Data-Informed Library Advocacy from #AASL19, Part 1

The room for my concurrent session on Data Informed Library Advocacy at the 2019 AASL National Conference (on Saturday in the last time slot before the closing general session) was standing-room only. The fact that so many people came to my session told me that the topic of data-informed library advocacy should be shared beyond those who were able to attend. In addition, the amazing Dorcas Hand from Houston just sent me an email asking for more details from the session, so I thought the KQ blog might give me an opportunity to share some thoughts. The slides from the session are available at; these along with the speaker notes within the slides will help me provide some structure for the musings to follow.

My objectives for the session were:

  • Identify data sources
  • Make data useful
  • Effectively present data
  • Connect data to district/school priorities
  • Explore and share ideas with each other

We spent a bit of time discussing the difference between data-driven and data-informed advocacy and conversations in education, and many people connected with the distinction that data-driven can be thought of as reactive, while data-informed can be thought of as proactive. I think I know which type of strategy is more effective in education. While we often have to react to “put out fires,” only lurching from one crisis to the next is no way to run a school or a district. The best schools and districts plan for their futures while dealing with their present and learning from their past. Great school libraries should do the same.

The next prompt helped us clarify that school librarians advocating for school libraries is not a good look, and has not really worked very well for us in the past. Instead, we should be advocating for students–all students–and frame our work in equity, justice, and providing outstanding educational opportunities for ALL kids, regardless of where they attend school. Let’s face it, middle class and wealthy white students are FAR more likely to have fully staffed, fully funded school libraries than lower income or minority students. It doesn’t matter where we work or who we serve, we must ALL be in the equity and justice business.

Big Idea #1

Next, we discussed Big Idea #1, EVERYTHING We Do Is Advocacy. Who we are for our learners, educators, and community matters far more than an amazing collection, awesome makerspace, inspirational architecture, or the latest neat-o gadgets or online tools we may have in our libraries. The person makes the library, not the stuff, so we have to focus on curating relationships with all stakeholders as a core part of our work. Every email, phone conversation, personal interaction, and library sign says volumes about who we are for our schools than any of the more tangible bits above. When we make the choice to do everything we do through an advocacy lens, advocacy becomes more than just “one more thing to do” and transforms into “how we conduct business every day.”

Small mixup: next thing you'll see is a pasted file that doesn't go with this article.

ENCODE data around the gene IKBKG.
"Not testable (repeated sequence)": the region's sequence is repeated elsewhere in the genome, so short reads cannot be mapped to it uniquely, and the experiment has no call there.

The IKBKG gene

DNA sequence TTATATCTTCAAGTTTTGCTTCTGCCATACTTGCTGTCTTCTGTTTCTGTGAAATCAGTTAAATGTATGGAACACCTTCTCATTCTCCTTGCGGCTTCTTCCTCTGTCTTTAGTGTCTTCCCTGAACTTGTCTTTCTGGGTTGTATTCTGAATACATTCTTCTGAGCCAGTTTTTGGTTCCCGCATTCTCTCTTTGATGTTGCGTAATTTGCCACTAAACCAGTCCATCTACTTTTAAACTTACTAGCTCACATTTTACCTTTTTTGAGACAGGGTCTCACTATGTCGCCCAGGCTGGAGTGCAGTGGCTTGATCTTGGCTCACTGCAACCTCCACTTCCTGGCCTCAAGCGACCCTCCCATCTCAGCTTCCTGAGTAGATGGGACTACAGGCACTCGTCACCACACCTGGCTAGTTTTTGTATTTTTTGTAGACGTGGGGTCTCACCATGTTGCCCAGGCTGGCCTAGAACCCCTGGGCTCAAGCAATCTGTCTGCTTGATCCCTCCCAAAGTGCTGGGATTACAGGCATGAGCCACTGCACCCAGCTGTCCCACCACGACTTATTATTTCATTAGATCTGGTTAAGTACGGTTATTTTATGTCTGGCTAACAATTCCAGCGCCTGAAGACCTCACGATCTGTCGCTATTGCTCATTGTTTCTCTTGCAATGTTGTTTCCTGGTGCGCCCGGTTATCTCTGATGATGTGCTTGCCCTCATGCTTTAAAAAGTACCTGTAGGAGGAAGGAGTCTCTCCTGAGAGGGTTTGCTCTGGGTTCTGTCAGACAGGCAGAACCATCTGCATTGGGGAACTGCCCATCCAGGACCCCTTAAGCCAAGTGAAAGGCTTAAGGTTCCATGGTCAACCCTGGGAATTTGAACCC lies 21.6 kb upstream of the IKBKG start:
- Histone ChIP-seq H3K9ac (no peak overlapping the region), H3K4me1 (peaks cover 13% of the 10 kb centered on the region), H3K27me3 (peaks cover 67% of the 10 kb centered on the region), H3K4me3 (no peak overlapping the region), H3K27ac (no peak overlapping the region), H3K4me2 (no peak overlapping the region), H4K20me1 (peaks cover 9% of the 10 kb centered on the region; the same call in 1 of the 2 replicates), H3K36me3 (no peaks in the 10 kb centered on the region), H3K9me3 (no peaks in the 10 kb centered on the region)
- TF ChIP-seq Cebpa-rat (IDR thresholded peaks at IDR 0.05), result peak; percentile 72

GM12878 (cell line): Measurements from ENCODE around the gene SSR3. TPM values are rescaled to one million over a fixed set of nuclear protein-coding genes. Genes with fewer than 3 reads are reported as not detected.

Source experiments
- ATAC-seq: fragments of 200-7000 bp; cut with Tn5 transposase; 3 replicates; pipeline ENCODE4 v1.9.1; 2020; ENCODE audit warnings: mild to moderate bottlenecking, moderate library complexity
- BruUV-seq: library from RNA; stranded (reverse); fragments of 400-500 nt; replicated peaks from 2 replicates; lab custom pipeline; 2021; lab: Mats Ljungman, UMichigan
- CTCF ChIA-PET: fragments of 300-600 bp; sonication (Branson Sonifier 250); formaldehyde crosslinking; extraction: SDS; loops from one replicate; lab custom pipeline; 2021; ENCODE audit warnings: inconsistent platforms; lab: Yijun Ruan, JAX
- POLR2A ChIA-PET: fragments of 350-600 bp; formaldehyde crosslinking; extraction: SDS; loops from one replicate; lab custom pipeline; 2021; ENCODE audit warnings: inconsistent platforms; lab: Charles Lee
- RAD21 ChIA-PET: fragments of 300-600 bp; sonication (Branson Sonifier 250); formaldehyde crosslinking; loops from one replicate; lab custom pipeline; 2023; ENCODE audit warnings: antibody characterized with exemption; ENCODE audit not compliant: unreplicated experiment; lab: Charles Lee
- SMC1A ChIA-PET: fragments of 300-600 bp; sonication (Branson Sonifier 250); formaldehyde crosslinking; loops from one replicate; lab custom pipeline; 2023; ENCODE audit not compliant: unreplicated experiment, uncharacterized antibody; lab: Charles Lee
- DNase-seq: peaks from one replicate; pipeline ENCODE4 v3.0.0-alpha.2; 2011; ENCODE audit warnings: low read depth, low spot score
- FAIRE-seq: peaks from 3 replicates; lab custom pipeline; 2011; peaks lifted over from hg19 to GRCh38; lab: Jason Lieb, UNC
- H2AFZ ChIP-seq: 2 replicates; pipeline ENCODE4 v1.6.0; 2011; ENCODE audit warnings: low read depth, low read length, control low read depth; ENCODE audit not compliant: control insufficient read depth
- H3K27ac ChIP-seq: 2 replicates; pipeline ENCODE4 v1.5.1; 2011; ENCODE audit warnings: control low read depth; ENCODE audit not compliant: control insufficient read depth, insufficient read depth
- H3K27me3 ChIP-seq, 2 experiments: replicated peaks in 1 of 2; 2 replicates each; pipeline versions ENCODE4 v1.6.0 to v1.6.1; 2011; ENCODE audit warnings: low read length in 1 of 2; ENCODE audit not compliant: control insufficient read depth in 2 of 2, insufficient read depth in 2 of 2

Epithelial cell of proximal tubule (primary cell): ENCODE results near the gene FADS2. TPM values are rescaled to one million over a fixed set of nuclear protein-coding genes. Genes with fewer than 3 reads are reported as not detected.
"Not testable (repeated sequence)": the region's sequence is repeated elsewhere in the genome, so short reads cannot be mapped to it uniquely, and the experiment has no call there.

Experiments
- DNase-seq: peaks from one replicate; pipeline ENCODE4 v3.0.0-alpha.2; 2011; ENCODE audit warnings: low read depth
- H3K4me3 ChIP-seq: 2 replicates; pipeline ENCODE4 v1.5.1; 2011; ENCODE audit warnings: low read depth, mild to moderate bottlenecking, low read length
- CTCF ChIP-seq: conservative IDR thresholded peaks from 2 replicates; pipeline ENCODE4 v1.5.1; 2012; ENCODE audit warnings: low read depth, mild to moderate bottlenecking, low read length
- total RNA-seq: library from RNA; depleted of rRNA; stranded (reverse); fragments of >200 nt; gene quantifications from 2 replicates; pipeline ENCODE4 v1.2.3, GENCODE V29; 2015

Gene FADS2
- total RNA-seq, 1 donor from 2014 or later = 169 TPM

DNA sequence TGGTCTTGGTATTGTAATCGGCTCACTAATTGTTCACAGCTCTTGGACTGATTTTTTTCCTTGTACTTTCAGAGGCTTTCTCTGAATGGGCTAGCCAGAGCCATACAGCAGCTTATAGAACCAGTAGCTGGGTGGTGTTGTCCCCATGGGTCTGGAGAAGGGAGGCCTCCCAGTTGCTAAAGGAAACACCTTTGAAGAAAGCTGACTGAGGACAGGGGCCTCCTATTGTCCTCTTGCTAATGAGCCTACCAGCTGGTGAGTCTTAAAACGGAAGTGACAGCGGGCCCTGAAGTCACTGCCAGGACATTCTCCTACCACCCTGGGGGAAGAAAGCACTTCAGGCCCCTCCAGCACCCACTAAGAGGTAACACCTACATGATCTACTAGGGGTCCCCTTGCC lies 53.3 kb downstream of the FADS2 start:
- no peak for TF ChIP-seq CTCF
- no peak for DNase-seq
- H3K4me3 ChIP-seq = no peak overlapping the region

As we work on creating a data-informed advocacy lens, it is vital that we plan by taking time to:

  • Consider Our Audience. Maybe school and district leaders are not the right audience for our advocacy work. Consider taking advocacy work directly to the voters and parents, recruiting them as school library advocates by providing information about or programs (here’s where data helps!).
  • Create a Call to Action. When we do advocacy work, we should have a specific ask, and again, recruit learners, other educators, and the community to make the request on behalf of the school library.
  • Check Our Vocabulary. One example of checking our vocabulary for phrases or words that hurt our cause is our use of the terms ”Recreational or Leisure Reading” or “Promote the Love of Reading.” Yes, we do this, but framing our work in this way makes it sound optional and not related to learner outcomes. Switch to “Self-Directed Reading” or “Building a Literacy-Rich Culture.”
  • Talk About Learners, Not the Library. Talk about the impact and results of the school library.
  • Tell the Library’s Story through Learners and Other Educators. This is the relationship curation part. Recruit volunteers, host community meetings, engage with people who can share the work we do and how it impacts our schools.
  • Show the Library’s Connection to Student Growth. Be careful here not to conflate correlation with causality.